Terrifying moment marine technician, 27, holds on for dear life when he’s caught on a sailboat 300 yards off the coast as a tornado hits capsizing and sinking boats around him
A boat technician was left holding on for dear life when the boat he was on was furiously rocked by wind and waves during the tornadic thunderstorm that hit the East Coast.
Marine technician Corey Smith, 27, was working on a boat that was anchored at Pennsylvania’s Chatham Harbour on Tuesday just before 12:30pm when an EF-1 tornado struck the East Coast, bringing with it winds reaching 110mph.
Smith caught the terrifying ordeal on video as he clung to the boat’s hatchway.
Marine technician Corey Smith, 27, was on a sailboat when a tornado struck the East Coast
Smith was 300 yards off the coastline as the wind and rain battered his sailboat, ripping boats around him out of their moorings and capsizing them
He can be heard saying, ‘This is insane! Holy s**t!’ as waves crest high enough that they look like they’re about to swamp nearby moored sailboats.
The sky is a soupy grey and the wind and rain dramatically lowers visibility around Smith, who narrates that he can see ‘lines snapping, sails pulling out’ of the nearby boats, many of which lean dramatically to the side, nearly parallel to the water, as they’re blown over by the wind.
‘I hope this guy’s got a good mooring,’ Smith can be heard saying at one point. Later in the video, when it looks like the worst of the tornado has blown through, he can be heard exclaiming ‘woo hoo!’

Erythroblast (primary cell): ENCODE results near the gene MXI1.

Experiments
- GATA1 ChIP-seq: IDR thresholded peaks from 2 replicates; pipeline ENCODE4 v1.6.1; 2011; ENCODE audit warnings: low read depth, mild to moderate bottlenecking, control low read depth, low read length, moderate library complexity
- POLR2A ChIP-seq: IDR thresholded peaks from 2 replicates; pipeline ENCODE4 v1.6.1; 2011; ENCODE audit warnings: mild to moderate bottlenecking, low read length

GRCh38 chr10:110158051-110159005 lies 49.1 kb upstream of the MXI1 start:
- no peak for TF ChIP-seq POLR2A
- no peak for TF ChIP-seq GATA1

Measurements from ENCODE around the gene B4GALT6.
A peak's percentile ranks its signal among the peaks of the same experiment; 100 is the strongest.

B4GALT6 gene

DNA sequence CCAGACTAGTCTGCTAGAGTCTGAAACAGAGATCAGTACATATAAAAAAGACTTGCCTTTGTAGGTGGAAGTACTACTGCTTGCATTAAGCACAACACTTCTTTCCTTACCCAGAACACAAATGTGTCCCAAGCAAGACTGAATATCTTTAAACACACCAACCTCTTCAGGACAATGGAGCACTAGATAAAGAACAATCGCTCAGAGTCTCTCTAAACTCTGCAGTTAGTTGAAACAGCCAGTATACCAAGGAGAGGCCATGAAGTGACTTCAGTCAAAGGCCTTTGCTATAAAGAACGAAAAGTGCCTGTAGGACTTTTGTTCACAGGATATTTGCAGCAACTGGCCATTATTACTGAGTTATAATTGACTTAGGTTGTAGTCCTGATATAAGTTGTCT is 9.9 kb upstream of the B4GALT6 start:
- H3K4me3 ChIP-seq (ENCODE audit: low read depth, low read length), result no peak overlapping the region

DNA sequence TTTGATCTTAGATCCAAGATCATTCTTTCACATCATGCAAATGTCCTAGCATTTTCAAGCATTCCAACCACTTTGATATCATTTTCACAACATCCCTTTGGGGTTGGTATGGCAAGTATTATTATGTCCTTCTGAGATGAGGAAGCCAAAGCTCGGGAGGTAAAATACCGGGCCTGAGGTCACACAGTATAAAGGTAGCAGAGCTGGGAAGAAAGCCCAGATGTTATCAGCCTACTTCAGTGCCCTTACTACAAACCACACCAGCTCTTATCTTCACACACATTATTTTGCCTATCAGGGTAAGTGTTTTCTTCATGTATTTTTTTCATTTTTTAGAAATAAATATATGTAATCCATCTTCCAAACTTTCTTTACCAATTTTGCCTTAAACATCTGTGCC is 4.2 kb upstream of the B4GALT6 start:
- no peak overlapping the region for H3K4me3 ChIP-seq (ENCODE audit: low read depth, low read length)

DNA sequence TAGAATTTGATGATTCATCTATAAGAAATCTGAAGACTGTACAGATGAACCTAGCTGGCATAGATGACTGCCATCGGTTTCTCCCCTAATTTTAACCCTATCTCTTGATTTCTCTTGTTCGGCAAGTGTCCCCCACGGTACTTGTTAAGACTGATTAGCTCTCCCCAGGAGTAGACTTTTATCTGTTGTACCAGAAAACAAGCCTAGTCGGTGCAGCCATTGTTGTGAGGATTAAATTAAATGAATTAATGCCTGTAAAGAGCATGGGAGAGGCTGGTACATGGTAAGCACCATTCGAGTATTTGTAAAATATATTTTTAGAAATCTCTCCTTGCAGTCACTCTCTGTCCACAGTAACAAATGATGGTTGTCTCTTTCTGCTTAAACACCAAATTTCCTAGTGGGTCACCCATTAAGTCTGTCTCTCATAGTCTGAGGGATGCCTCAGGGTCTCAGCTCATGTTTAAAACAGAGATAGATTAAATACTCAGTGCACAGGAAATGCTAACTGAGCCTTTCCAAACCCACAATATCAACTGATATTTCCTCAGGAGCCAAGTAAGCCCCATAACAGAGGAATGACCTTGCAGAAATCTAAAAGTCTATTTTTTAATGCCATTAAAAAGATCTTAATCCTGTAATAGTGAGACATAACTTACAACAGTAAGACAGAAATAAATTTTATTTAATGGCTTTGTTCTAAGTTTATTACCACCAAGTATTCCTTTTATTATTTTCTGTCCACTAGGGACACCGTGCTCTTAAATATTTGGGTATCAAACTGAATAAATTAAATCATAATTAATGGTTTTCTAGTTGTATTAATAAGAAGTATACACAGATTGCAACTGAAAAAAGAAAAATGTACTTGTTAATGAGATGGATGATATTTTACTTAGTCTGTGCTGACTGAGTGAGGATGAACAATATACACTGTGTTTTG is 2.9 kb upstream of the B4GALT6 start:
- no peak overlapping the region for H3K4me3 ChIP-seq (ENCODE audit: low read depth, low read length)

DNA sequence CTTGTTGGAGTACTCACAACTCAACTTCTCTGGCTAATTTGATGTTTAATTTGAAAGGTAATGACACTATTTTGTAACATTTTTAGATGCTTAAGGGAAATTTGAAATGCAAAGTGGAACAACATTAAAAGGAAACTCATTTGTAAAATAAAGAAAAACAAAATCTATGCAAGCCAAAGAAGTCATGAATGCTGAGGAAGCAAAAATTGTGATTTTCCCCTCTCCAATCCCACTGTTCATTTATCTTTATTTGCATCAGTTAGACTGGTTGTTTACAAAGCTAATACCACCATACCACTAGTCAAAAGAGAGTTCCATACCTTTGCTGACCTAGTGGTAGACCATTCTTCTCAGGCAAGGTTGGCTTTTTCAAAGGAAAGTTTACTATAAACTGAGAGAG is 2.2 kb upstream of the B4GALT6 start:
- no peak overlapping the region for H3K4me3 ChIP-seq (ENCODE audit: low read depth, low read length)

Smith told CBS Boston that the sky had been blue when he was ferried out to the 42-foot sailboat called Goleen that morning, but at about 12.23pm, the weather changed dramatically.
‘This wall of water was coming right at me,’ Smith told the news station, ‘and it hit the boat like a truck.’
Smith said that he thought of getting back to his daughter during the terrifying incident
He said he was about 300 yards from the shore at the time and that the first thing he thought when the wave hit was, ‘Oh boy, this is going to go bad really quickly.’
Smith recalled that the boat was capsizing and that ‘Water was pouring over the side of the boat into the cockpit, as waves were crashing against the side.’
Fortunately for him, though, the Goleen stayed upright. Other boats weren’t so lucky as they were ripped free from their moorings and slammed into each other. Some boats capsized and started sinking.
At one point, Smith said that he saw a large fishing trawler heading his way and that it would’ve rammed the Goleen, had it not crashed into another boat first.
As the tornado was battering his boat, Smith said that he though of his daughter, noting that she had ‘gone through too much for me to not make it home to her.’
The whole incident was over in minutes, according to Smith, who called both Mother Nature and the ocean ‘fickle mistresses.’